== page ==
The attorney general in the case, Alberto Nisman, said the agreement constitutes an "undue interference of the executive branch in the exclusive sphere of the judiciary."
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The van bombing of the building of the Argentine Jewish Charities Federation, or AMIA, left 85 people dead and 300 others injured in the worst attack of its kind in the South American country.
Argentina charges that Hezbollah, the Lebanese Shiite movement, carried out the attack under orders from Iran. Tehran's clerical regime denies the charges.
Since 2006, Argentine courts have demanded the extradition of eight Iranians, including former president Akbar Hashemi Rafsanjani, former defense minister Ahmad Vahidi and Mohsen Rabbani, Iran's former cultural attaché in Buenos Aires.
In 2007, Argentine authorities secured Interpol arrest warrants for five Iranians and a Lebanese in the bombing of the AMIA Jewish community center. In February, Argentina's congress approved, at the request of the executive branch, an agreement with Tehran to form a “truth commission” to investigate the bombing, consisting of five members who don't come from either Argentina or Iran.
Scene of 1994 bombing (Photo: AFP)
It also authorized an Argentine judge to travel to Iran to question former officials accused of involvement. Iran finally confirmed in September it had approved the deal, after several demands from Argentina.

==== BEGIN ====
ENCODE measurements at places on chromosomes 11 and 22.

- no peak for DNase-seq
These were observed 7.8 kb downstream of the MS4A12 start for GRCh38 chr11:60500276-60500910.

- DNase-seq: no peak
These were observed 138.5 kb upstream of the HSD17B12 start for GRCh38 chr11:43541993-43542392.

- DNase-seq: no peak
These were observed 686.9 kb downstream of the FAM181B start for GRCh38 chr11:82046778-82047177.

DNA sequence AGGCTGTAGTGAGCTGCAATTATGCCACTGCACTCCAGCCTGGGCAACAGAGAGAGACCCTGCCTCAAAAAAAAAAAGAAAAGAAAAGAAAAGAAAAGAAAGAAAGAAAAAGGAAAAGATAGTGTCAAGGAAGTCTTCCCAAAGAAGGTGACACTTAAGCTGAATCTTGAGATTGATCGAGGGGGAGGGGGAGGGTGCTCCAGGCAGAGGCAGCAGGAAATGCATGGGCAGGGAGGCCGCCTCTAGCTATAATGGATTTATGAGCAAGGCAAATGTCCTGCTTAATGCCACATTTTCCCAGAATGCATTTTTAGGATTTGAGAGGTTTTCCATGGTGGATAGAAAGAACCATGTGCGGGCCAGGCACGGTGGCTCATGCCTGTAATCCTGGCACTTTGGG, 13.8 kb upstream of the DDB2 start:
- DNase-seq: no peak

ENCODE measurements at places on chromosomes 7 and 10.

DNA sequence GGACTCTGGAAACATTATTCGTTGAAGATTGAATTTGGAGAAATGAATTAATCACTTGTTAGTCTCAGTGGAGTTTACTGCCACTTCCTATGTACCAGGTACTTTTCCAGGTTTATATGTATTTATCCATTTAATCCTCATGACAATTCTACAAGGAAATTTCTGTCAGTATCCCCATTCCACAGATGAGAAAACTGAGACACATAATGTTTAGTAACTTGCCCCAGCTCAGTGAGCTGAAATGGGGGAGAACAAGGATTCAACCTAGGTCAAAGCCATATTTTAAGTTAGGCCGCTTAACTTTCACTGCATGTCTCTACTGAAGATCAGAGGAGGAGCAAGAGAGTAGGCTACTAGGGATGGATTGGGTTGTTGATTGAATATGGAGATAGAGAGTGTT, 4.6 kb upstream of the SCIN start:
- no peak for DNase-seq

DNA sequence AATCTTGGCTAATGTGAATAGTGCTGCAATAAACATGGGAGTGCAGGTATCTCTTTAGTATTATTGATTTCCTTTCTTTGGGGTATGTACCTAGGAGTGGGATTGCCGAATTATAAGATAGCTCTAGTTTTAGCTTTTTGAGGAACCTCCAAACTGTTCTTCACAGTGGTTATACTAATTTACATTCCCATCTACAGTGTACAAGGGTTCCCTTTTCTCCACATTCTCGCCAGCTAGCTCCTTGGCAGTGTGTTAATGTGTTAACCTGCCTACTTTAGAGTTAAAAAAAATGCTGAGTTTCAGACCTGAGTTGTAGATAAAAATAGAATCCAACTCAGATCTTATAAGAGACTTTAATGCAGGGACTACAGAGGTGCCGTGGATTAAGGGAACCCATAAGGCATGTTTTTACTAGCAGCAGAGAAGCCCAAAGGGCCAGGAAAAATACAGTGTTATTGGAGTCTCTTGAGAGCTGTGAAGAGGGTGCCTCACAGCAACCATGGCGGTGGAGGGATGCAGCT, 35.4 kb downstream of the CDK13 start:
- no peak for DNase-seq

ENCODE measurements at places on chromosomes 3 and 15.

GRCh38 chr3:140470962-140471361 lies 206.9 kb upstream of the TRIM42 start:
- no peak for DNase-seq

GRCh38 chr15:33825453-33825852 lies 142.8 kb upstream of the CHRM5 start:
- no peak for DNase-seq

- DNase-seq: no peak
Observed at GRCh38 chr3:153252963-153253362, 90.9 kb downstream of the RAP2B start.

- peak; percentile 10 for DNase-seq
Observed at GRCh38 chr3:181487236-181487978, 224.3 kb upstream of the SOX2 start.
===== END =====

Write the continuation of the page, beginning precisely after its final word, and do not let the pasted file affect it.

But the two sides have still not named the members of the investigative commission, and there has been no agreement on a date for Argentine investigators to travel to Iran to interview suspects.
Leaders of Argentina's Jewish community, which at 300,000 people is the largest in Latin America, have criticized the “truth commission,” saying it was a diplomatic win for Tehran, while offering no benefit to Argentina.
Nisman's appeal noted that should the probe go forward, it could result in sanctions for Argentina from international human rights bodies. The agreed upon commission violates rights protected by Argentina's constitution including judicial independence, the guarantee of due process, the right to effective judicial protection and the right to justice for victims, his motion said.
Argentina FM Hector Timerman (R), Iran FM Ali Akbar Salehi sign MOU (Photo: AFP)
The 1994 bombing came two years after a group linked to Iran and the Lebanese militant group Hezbollah claimed responsibility for a bomb attack on the Israeli embassy in the Argentine capital, which killed 29. Tehran has denied links to either attack.
Argentina's President Cristina Fernandez is allied with left-leaning leaders who have been on good terms with Tehran, such as Venezuelan President Nicolas Maduro.
Currently, Iran is at the center of a storm of global drama: Led by the United States, the West has imposed sanctions on the regime – including targeting its key oil revenues – to force it into a diplomatic solution over its nuclear program, which Western nations believe is aimed at developing a nuclear bomb.
Reuters contributed to this report
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